After declaring independence, all the former colonies became sovereign, independent states. According to the last paragraph of the Declaration of Independence, each state had full powers to do all “Acts and Things which INDEPENDENT STATES may of right do.” Therefore, each state needed to draft a constitution. With the exception of Rhode Island and Connecticut (which revised their corporation charters to provide for their self-governance) each state drafted its own constitution. did so. All of the state constitutions provided for court systems. That is to say, they adhered to the English tradition of making established courts part of their governing structures. And they rejected Montesquieu’s suggestion that it was unnecessary to have established tribunals for the administration of justice. Some states, like New York and Delaware, established separate courts of law and equity. Other states, like, Pennsylvania and Massachusetts, vested their courts with both legal and equitable powers. A brief examination of the constitutions of three states—Virginia, New York, and Massachusetts—demonstrates similarities and important differences in states’ views about the judicial power.
Virginia Constitution (1776):
Recognition of three separate “departments,” (“legislative, executive and judiciary”) but no description of a judiciary department. [Note: Article 5 of the Virginia Constitution of 1830 filled in that gap]
Two provisions calling for separation of legislative, executive and judiciary departments, “so that neither exercise[s] the Powers properly belonging to the other” but providing that “the Justices of the County Courts shall be eligible to either House of Assembly.”
Legislative appointment of “judges of the supreme Court of Appeals, and General Court, Judges in Chancery, Judges of Admiralty”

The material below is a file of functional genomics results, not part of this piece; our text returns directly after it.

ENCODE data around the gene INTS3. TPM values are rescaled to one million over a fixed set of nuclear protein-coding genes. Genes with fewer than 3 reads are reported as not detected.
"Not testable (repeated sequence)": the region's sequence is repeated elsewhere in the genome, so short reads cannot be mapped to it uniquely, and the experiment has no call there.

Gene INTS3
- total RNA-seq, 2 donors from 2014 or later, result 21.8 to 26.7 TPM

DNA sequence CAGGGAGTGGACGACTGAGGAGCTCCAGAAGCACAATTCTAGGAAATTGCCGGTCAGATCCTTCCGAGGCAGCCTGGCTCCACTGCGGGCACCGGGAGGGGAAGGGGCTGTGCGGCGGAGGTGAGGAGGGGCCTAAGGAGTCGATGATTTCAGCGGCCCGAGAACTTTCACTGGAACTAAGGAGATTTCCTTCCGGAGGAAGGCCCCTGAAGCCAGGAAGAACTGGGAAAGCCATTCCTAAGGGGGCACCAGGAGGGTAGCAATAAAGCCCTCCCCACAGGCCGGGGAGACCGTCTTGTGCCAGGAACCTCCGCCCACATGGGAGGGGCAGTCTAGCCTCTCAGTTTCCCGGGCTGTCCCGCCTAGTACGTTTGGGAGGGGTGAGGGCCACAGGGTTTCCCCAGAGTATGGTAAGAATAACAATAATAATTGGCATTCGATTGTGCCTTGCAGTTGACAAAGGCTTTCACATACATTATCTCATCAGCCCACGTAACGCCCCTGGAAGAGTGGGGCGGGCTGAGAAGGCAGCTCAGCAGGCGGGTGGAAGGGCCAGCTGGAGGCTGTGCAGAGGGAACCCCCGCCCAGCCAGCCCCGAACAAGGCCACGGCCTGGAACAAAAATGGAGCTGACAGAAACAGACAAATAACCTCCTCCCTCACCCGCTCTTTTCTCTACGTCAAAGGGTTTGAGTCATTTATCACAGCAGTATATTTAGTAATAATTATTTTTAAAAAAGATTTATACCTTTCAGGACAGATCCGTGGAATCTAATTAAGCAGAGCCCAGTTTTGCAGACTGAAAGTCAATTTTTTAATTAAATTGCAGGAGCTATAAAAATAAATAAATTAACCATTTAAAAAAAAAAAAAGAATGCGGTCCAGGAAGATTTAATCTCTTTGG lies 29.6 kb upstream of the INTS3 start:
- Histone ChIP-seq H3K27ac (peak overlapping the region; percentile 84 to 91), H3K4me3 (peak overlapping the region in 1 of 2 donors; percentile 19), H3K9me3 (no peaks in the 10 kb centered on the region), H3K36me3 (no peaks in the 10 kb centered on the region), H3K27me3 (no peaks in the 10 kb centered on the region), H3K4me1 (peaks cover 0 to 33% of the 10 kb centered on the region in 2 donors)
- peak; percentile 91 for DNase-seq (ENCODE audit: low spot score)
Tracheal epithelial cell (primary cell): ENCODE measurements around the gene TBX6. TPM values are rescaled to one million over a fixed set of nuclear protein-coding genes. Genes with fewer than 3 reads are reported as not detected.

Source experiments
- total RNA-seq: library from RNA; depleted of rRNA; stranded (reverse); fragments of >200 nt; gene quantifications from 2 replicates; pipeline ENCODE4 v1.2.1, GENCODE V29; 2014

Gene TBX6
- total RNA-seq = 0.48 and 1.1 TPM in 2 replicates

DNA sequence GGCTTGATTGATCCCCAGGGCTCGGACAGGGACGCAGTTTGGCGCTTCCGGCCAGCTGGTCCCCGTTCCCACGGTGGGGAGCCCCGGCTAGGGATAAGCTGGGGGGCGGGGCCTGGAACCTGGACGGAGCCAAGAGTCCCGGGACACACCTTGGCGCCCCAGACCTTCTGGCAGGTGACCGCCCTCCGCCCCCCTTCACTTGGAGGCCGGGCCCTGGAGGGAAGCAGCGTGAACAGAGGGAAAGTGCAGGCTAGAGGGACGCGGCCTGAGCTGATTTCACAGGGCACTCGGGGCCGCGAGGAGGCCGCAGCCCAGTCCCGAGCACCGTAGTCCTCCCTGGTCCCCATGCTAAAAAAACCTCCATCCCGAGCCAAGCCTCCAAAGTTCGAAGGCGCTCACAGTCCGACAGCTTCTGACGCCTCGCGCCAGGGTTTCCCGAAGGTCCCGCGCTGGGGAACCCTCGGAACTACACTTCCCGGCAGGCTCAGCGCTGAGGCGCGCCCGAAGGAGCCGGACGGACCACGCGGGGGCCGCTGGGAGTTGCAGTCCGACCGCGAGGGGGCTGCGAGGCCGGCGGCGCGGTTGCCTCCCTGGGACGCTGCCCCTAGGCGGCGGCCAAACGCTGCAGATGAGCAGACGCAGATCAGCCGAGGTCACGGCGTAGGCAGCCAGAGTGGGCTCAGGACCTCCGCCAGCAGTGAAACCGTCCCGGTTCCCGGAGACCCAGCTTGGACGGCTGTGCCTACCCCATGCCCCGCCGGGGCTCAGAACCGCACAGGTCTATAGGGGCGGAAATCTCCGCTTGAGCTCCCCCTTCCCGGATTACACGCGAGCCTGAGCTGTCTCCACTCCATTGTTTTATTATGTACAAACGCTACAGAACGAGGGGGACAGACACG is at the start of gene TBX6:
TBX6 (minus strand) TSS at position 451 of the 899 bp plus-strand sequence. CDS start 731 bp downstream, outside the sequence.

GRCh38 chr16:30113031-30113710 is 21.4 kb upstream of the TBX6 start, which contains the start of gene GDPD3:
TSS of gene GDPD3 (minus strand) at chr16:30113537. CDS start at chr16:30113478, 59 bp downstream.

Judicial tenure for “good behavior” but subject to impeachment
Gubernatorial appointment of County justices of the peace
Assurance of “fixed and adequate Salaries”
Section 7 of the Bill of Rights at the beginning of the Virginia Constitution provided:
That all power of suspending laws, or the execution of laws, by any authority, without consent of the representatives of the people, is injurious to their rights and ought not to be exercised.
Some understood Section 7 as prohibiting the state’s highest court from invalidating acts of the legislature on the grounds that the statute violated the constitution. Notwithstanding that provision, however, Article 6, Section 2 of the Virginia Constitution for many years has specified that “no law shall be declared unconstitutional under either this Constitution or the Constitution of the United States except on the concurrence of at least a majority of all justices of the Supreme Court.”
New York Constitution (1777):
Two kinds of judicial powers: judges for common-law courts and a chancellor for cases in equity
Gubernatorial appointment of judges with “advice and consent” of a council of senators appointed by assembly
Judicial tenure for term of “good behavior” or until age 60, but subject to impeachment
Judges prohibited from holding any other office except Delegate to general Congress.
A council of revision consisting of the governor, chancellor and judges, explained as follows: